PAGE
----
View a sample of the Latino and Latin American music resources in the Smithsonian's collections.
Music and spirituality are intricately related, with spirituality often being the inspiration for the creation of music, and music so often creating the desired atmosphere for a spiritual occasion.
While spirituality is not necessarily experienced through religion, many people use religion as a conduit for their everyday spirituality. The objects selected here help demonstrate the relationship between music and many of the world's largest religions.
Coming late 2018, the Smithsonian Anthology of Hip-Hop and Rap will be the first collection to include music from every major label and dozens of independent label recordings. The anthology explores important issues and themes in hip-hop history, and it provides a unique window into the many ways hip-hop has created new traditions and furthered musical and cultural traditions of the African diaspora.
Explore hip-hop and rap-related collections from across the Smithsonian.
James Brown set the standard for dynamic live performance in American music. Inspired by preachers in the black church, Brown started out singing in gospel quartets. As the "Godfather of Soul," he transmuted gospel into secular music centered in the emotional conduit of the soul singer. As "the hardest working man in show business," Brown turned ballads into virtuosic theatrical turns—falling hard on his knees, busting into splits and half spins, popping the mike to the floor and back, each move ratcheting up the song’s emotional intensity. As "Soul Brother No. 1," Brown acted as a cultural leader, writing hit songs calling for racial pride. As a progenitor of funk music, Brown with his band created a stripped-down, rhythmically driven aesthetic that has influenced world music from reggae to Afrobeat. Much of popular music since the 1960s comes through James Brown’s moves and grooves. Hip-hop is unimaginable without him.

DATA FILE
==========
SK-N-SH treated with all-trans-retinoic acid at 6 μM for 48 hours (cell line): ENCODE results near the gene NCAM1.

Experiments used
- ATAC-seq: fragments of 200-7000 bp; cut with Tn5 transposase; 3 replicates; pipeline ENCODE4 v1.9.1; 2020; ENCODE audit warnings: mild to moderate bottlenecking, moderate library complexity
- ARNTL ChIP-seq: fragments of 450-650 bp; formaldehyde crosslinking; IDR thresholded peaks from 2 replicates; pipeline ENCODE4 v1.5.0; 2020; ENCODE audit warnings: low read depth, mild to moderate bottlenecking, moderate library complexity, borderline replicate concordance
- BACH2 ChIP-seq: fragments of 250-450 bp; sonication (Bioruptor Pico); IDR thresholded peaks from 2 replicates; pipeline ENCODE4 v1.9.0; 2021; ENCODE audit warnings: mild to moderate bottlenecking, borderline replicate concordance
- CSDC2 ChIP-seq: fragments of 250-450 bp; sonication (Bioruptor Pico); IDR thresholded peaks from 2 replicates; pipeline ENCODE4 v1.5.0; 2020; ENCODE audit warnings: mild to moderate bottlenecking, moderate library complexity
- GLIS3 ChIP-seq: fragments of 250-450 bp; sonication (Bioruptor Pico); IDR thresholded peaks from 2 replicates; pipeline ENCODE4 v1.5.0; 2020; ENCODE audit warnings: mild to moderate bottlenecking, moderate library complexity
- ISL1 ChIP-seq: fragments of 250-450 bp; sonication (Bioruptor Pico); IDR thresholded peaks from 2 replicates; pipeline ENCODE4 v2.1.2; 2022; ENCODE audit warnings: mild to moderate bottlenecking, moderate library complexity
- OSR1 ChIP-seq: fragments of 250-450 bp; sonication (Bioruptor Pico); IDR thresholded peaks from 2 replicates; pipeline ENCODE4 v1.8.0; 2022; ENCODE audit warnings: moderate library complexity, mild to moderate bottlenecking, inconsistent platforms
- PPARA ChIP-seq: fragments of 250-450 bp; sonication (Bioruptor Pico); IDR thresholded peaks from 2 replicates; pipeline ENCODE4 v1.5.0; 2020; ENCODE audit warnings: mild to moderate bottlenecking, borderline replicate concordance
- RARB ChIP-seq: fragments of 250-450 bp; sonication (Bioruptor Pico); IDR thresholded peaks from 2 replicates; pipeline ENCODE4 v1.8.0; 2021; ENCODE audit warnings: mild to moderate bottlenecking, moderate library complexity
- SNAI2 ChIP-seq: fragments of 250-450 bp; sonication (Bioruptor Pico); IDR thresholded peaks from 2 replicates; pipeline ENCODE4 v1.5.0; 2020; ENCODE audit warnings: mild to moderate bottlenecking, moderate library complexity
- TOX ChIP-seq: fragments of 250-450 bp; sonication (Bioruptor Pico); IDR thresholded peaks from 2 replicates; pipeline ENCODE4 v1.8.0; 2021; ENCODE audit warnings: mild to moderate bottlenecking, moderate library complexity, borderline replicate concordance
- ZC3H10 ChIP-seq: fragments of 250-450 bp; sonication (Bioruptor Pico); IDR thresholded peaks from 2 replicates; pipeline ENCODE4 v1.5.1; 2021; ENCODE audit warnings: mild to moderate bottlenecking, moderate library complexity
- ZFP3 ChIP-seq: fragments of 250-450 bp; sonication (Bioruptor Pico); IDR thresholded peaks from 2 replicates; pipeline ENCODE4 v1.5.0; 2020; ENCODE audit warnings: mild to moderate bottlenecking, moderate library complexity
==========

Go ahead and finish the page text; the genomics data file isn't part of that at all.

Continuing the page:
James Dewitt Yancey (February 7, 1974–February 10, 2006), better known as J Dilla, was a prolific hip-hop artist who collaborated with many hip-hop greats—from Questlove to Erykah Badu to Eminem. The podcast, "Sidedoor: ep. 13 | this one’s for dilla," tells the story of J Dilla’s life and legacy through those that knew him best—his mother (aka Ma Dukes), James Poyser, and Frank Nitt—and some surprising objects on display at the Smithsonian’s National Museum of African American History and Culture.
Rhythm. Color. Movement. Seeing sound through art.
The rich sounds, rhythms, and colors of jazz inspired prominent visual artists of the 20th century. In depicting African American culture, Romare Bearden painted jazz scenes, incorporated titles of favorite performances in his collages, and created specific works for albums by Charlie Parker, Donald Byrd, and other greats. Stuart Davis said jazz was one of the things that made him want to paint, and he credited jazz with influencing the development of his vibrant style. Jackson Pollock's action painting technique reflected the improvisation, freedom, and rhythm of the jazz music he loved.